A year ago, the Robert E. Gard Foundation, along with the Johnson Foundation, the Wisconsin Arts Board, and Americans for the Arts, sponsored a conference to consider the past, present, and future of community arts work in this country. Today, the outcomes of that conference, in reflections, written summaries, written and audio versions of the presentations, and video interviews with presenters are available on the Gard website.
This is a remarkable repository of information about a remarkable gathering. The attendees represented many (but by no means all) of the important figures in the work of connecting the arts and communities and the range of topics covered was significant.
It’s difficult to pick out a “most important” part of this record. However, one item in particular bears mention since it was not an official part of the symposium itself. For those of us with vivid memories of the Community Arts Network (thank you again, Linda Frye Burnham and Steve Durland) there is an update on the 2004 CAN Report: State of the Field. The update (Wingspread: State of the Field 2016), commissioned by the Gard Foundation, is based on the findings of the symposium and is a valuable addition to the literature of the field. (Those of you unfamiliar with the Community Arts Network can, thankfully, find the archive of its incredibly comprehensive readings here.)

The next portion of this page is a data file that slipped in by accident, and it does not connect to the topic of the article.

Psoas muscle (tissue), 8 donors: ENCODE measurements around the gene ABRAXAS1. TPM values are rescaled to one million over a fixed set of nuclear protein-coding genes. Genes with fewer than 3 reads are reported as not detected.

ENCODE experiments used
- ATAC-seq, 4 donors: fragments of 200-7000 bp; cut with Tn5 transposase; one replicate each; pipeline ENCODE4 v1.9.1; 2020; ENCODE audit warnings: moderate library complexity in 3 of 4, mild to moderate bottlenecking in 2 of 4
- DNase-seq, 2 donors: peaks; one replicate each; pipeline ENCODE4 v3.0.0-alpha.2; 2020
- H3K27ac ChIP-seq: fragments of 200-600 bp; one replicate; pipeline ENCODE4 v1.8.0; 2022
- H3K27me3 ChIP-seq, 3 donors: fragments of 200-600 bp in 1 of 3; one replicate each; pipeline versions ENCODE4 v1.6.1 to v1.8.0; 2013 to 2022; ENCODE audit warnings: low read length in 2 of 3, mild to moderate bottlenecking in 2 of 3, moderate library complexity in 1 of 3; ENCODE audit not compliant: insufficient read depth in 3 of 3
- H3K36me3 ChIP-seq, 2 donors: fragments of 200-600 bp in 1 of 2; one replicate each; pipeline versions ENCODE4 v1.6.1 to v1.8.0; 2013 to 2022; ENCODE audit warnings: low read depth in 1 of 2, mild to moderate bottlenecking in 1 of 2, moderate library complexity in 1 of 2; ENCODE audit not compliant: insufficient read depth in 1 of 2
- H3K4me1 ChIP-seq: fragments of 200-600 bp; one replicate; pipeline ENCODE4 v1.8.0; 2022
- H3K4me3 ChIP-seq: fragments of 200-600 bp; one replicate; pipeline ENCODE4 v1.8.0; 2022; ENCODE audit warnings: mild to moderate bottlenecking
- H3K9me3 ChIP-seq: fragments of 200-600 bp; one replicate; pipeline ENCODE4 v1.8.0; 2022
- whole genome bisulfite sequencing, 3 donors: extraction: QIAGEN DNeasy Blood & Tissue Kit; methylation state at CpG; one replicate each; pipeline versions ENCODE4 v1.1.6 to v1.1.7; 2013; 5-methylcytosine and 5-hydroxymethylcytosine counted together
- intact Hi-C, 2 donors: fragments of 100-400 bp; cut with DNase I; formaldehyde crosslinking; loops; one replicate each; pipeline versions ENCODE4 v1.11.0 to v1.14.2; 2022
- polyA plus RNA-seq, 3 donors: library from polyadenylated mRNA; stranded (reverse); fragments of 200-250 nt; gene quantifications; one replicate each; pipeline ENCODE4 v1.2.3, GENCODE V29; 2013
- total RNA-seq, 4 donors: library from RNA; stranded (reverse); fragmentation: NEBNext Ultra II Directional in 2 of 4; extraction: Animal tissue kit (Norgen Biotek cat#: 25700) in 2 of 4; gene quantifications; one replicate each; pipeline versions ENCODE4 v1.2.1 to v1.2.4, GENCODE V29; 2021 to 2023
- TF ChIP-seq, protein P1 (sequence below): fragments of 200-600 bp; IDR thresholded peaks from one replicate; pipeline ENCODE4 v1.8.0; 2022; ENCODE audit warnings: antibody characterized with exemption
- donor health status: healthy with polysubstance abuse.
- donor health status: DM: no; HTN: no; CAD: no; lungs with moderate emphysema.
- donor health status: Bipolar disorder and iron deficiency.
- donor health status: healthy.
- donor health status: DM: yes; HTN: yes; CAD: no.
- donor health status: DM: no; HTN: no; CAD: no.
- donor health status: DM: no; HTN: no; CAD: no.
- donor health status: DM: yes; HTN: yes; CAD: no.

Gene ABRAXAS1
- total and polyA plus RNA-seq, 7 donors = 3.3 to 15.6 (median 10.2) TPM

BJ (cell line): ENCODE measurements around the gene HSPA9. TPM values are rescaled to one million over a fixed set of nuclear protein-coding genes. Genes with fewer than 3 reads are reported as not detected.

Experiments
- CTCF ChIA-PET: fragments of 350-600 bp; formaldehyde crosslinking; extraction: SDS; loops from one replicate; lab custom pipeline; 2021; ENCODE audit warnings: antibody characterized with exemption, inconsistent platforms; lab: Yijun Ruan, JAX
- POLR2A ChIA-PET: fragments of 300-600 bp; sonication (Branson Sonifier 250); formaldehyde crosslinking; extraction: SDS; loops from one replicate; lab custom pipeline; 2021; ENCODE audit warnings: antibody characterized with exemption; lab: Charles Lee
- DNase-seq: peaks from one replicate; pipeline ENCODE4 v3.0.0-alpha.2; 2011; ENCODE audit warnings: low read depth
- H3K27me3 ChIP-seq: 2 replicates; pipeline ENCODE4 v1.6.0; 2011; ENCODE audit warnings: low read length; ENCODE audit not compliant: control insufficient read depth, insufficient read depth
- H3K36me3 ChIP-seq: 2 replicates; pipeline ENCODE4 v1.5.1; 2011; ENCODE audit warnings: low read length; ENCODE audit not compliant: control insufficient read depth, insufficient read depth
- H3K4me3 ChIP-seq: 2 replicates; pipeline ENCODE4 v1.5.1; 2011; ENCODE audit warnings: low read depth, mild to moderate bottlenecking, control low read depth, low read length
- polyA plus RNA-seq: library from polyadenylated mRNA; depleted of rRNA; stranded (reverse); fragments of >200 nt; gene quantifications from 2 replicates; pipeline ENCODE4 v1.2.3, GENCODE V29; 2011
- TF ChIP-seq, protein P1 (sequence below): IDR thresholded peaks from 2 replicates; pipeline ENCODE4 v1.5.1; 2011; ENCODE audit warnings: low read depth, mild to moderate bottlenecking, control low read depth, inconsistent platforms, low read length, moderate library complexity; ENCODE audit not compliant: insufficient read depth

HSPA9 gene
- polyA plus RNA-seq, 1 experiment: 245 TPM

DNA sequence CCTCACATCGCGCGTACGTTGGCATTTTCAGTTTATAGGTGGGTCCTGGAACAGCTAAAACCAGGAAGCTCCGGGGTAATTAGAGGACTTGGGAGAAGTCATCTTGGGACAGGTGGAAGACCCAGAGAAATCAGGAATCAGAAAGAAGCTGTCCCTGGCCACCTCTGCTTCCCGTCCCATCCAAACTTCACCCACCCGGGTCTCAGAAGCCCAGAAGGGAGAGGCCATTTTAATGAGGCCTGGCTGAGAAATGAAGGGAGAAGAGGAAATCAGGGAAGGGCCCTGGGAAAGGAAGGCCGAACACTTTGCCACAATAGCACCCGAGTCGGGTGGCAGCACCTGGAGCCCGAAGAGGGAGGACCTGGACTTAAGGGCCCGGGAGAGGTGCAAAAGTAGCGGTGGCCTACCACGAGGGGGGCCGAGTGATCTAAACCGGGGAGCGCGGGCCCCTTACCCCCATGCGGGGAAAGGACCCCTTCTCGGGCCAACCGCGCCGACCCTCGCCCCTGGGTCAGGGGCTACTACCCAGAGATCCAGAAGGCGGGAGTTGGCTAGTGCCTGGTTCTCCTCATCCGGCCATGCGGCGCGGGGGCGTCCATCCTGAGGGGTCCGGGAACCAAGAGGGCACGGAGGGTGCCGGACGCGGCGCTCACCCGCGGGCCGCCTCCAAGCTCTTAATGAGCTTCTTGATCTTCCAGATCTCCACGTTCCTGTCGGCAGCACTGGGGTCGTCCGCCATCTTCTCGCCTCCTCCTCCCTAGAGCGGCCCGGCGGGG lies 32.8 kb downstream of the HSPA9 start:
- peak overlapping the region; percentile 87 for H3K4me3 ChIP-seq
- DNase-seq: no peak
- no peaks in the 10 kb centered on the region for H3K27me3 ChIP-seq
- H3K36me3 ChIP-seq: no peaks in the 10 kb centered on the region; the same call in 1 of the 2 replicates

The Table of Contents of the archive, found on the Gard Website, is given below.
- Engaging Matters Blog Posts
- Written Summaries
- Read Overarching Themes (Maryo Gard Ewell)
- Read Notes from Presenters and Discussions (George Tzougros)
- Evolution of the Field. A similar gathering was held in 2004 (sponsored by the Rockefeller Foundation). Linda Frye Burnham and Steve Durland created a snapshot of the Community Arts Development field then, and a companion snapshot from the 2016 Wingspread symposium.
- Browse Written Presentations
- Browse Audio Presentations
- Browse 1-Minute Video Reflections on Community Arts Development by Presenters